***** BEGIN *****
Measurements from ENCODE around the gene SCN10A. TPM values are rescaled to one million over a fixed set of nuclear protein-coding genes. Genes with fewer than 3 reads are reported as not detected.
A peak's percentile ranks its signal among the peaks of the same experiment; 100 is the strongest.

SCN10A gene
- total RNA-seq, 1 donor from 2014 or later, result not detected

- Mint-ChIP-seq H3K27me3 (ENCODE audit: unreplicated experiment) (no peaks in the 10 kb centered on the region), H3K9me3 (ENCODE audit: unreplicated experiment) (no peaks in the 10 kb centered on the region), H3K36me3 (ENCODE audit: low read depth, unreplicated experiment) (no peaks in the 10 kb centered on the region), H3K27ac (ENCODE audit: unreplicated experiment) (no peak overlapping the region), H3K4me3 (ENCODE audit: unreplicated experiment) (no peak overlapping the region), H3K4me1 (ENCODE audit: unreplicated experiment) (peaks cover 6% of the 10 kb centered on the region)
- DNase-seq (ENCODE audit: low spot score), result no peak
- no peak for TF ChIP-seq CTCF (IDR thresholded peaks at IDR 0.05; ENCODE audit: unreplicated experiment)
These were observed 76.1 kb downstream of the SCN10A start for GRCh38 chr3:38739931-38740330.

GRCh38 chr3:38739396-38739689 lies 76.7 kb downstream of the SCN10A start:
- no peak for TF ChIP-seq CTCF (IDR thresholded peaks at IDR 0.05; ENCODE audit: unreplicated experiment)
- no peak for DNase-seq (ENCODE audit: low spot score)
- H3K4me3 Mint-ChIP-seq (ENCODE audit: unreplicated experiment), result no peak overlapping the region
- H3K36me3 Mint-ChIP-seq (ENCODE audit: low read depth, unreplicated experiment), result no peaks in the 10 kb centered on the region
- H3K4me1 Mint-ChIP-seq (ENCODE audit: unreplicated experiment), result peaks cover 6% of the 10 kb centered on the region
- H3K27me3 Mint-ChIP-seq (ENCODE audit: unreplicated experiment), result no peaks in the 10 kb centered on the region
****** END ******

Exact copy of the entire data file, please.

Measurements from ENCODE around the gene SCN10A. TPM values are rescaled to one million over a fixed set of nuclear protein-coding genes. Genes with fewer than 3 reads are reported as not detected.
A peak's percentile ranks its signal among the peaks of the same experiment; 100 is the strongest.

SCN10A gene
- total RNA-seq, 1 donor from 2014 or later, result not detected

- Mint-ChIP-seq H3K27me3 (ENCODE audit: unreplicated experiment) (no peaks in the 10 kb centered on the region), H3K9me3 (ENCODE audit: unreplicated experiment) (no peaks in the 10 kb centered on the region), H3K36me3 (ENCODE audit: low read depth, unreplicated experiment) (no peaks in the 10 kb centered on the region), H3K27ac (ENCODE audit: unreplicated experiment) (no peak overlapping the region), H3K4me3 (ENCODE audit: unreplicated experiment) (no peak overlapping the region), H3K4me1 (ENCODE audit: unreplicated experiment) (peaks cover 6% of the 10 kb centered on the region)
- DNase-seq (ENCODE audit: low spot score), result no peak
- no peak for TF ChIP-seq CTCF (IDR thresholded peaks at IDR 0.05; ENCODE audit: unreplicated experiment)
These were observed 76.1 kb downstream of the SCN10A start for GRCh38 chr3:38739931-38740330.

GRCh38 chr3:38739396-38739689 lies 76.7 kb downstream of the SCN10A start:
- no peak for TF ChIP-seq CTCF (IDR thresholded peaks at IDR 0.05; ENCODE audit: unreplicated experiment)
- no peak for DNase-seq (ENCODE audit: low spot score)
- H3K4me3 Mint-ChIP-seq (ENCODE audit: unreplicated experiment), result no peak overlapping the region
- H3K36me3 Mint-ChIP-seq (ENCODE audit: low read depth, unreplicated experiment), result no peaks in the 10 kb centered on the region
- H3K4me1 Mint-ChIP-seq (ENCODE audit: unreplicated experiment), result peaks cover 6% of the 10 kb centered on the region
- H3K27me3 Mint-ChIP-seq (ENCODE audit: unreplicated experiment), result no peaks in the 10 kb centered on the region